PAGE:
FOR over a hundred years big cats have stalked Kangaroo Valley.
They scare people, kill stock and leave big paw prints.
However, when it comes to being photographed, they are very shy.
A new book, Australian Big Cats – An Unnatural History of Panthers, looks into the phenomena of panther sightings.
The authors, researcher Michael Williams and journalist Rebecca Lang, have collected stories about big cat sightings for over a decade.
They theorise that the cats could be the descendants of escaped zoo animals or World War II American military mascots. They could also be mutant monstrous moggies or perhaps marsupial lions never died out.
Various scat and fur samples sent off for analysis have come back as felis catus – domestic cat. The authors weren’t impressed and decided to test the experts with some genuine leopard fur. The result – felis catus – proved science could fail.
Other experts have taken panther sightings seriously and various government departments, including the NSW Department of Primary Industries, have compiled reports. They concluded that more evidence needed to be collected.
Former Kangaroo Valley resident Doris Blinman was responsible for reporting panther sightings in the early 1980s.
During the period her yard was visited up to three times a week by one or two huge black cats for a period of a few months.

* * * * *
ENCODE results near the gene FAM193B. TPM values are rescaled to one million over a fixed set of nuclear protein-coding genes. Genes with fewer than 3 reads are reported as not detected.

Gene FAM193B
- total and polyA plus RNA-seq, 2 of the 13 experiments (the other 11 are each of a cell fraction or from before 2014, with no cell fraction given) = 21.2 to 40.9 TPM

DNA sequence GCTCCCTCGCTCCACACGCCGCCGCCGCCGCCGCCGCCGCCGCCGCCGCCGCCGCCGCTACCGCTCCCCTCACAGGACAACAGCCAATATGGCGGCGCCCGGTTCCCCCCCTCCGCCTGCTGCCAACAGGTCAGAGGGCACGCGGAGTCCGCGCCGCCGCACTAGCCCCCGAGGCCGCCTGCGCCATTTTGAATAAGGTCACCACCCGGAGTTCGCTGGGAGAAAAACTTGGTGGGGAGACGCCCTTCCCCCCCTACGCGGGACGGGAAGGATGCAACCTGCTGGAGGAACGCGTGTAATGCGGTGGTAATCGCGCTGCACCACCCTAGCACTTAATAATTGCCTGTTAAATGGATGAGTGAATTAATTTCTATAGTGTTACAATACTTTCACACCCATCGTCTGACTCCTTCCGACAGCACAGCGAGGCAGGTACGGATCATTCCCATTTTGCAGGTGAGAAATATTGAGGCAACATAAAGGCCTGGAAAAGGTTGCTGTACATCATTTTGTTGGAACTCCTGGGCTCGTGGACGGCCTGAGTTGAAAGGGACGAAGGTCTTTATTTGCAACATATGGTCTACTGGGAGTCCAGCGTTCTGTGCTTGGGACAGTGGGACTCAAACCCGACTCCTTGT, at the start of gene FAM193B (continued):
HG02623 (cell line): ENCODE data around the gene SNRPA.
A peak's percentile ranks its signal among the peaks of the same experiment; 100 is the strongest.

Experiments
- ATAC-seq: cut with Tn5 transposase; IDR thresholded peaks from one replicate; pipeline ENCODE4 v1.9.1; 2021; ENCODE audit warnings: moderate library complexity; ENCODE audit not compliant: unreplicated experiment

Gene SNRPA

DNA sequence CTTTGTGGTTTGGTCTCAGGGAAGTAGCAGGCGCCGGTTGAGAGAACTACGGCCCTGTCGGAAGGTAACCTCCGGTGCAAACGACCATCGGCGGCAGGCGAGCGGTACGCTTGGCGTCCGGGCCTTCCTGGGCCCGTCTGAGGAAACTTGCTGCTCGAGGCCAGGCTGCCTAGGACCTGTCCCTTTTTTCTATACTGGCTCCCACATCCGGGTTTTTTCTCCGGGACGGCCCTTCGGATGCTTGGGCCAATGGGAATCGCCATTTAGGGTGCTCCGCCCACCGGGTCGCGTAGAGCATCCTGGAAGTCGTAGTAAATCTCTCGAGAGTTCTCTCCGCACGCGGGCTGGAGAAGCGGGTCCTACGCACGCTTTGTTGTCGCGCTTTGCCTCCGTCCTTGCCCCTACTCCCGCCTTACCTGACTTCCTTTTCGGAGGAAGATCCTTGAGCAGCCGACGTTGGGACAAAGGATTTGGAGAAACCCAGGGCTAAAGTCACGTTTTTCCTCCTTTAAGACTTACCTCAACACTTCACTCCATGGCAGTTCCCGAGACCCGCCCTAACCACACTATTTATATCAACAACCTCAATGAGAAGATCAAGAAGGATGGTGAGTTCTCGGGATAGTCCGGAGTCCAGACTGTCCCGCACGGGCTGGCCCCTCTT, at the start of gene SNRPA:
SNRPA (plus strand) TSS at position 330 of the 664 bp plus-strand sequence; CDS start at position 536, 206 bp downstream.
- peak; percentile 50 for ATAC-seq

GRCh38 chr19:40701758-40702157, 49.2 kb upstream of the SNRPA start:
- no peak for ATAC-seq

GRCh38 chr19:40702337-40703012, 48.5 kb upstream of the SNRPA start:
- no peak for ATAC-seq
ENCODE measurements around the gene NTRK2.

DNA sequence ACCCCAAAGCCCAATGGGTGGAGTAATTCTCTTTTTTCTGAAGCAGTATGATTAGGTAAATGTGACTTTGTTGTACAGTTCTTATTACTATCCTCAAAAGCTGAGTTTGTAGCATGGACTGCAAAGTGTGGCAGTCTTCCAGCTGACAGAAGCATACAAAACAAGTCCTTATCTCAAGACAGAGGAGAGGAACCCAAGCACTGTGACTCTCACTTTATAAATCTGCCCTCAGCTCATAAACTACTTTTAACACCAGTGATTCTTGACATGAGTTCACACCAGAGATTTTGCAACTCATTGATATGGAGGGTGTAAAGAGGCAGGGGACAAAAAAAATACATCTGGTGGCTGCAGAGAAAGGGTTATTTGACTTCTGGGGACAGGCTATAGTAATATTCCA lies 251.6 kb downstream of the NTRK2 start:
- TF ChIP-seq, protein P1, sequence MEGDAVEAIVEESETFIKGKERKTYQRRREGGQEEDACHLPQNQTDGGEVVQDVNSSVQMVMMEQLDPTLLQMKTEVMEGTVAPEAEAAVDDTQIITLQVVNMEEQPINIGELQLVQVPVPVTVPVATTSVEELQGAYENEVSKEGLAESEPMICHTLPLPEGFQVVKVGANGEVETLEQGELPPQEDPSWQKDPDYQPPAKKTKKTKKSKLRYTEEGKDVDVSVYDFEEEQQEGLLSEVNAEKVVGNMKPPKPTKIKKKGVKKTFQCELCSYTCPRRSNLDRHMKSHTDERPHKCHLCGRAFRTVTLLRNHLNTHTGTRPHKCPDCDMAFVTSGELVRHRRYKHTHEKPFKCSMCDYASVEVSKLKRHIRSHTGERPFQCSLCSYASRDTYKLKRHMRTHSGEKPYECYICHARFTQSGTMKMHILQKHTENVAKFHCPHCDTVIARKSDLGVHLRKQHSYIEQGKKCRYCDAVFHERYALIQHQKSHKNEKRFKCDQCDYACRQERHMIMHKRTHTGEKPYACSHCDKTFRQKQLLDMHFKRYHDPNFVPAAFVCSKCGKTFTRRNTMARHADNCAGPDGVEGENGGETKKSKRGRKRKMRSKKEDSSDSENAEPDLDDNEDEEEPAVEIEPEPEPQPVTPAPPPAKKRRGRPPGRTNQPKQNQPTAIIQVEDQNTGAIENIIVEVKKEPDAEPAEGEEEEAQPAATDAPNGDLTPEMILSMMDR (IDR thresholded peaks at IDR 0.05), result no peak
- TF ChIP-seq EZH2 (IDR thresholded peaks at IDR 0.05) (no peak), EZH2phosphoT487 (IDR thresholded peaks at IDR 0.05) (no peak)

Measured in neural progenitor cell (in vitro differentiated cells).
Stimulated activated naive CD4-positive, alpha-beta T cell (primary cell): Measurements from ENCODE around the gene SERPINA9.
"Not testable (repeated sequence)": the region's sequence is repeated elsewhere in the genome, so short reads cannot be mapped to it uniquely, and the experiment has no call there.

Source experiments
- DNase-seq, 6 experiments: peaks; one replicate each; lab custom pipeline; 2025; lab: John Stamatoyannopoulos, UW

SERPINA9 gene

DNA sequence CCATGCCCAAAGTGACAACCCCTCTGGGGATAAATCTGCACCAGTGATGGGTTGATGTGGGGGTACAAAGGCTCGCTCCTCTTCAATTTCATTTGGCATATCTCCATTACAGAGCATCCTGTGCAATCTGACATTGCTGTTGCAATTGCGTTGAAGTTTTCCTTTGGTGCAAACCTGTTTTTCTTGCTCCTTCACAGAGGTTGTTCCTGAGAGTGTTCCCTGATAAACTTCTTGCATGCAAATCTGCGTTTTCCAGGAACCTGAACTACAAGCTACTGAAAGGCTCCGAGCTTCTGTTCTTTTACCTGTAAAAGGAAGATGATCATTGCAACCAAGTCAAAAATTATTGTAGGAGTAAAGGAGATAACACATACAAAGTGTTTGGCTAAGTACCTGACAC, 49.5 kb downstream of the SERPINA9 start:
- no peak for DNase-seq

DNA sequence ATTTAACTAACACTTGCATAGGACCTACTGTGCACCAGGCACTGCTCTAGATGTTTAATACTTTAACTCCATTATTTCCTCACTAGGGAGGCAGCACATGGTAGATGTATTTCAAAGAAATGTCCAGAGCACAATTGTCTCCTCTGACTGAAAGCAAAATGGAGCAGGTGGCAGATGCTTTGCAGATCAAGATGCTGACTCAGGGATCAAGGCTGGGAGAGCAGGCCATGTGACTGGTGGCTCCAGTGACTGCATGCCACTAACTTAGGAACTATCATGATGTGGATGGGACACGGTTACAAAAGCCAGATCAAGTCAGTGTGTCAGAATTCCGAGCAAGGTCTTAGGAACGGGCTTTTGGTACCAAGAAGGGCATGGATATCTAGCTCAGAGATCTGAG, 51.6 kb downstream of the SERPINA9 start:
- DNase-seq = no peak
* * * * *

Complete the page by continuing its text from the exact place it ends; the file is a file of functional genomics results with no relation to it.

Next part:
According to Mrs Blinman, the cats came both at night and in daylight and delighted in eating the fruit from her grapevine as well as eating local wildlife, including a fruit bat.
Ms Lang said there were some interesting aspects to Mrs Blinman’s story, including a “smell of sulphur” associated with the sightings.
Another local, Clarry Hansen, also sighted big cats and paw prints with a 13 to 14cm diameter.
In 1981 the two shared their stories with a Channel 9 news crew.
“It’s a reasonably well-forested area, with plentiful food sources and also being well populated could account for more people seeing panthers,” said Ms Lang.
The last local panther sighting may have been the last forever.
On New Year’s Eve 2008, a local resident reported driving past a “deceased large feline” on the side of Forest Road.
A Sydney man also saw the deceased animal by the side of the road on the same day.
In a hurry he did not stop, but returned the next day where he could find no trace of the feline.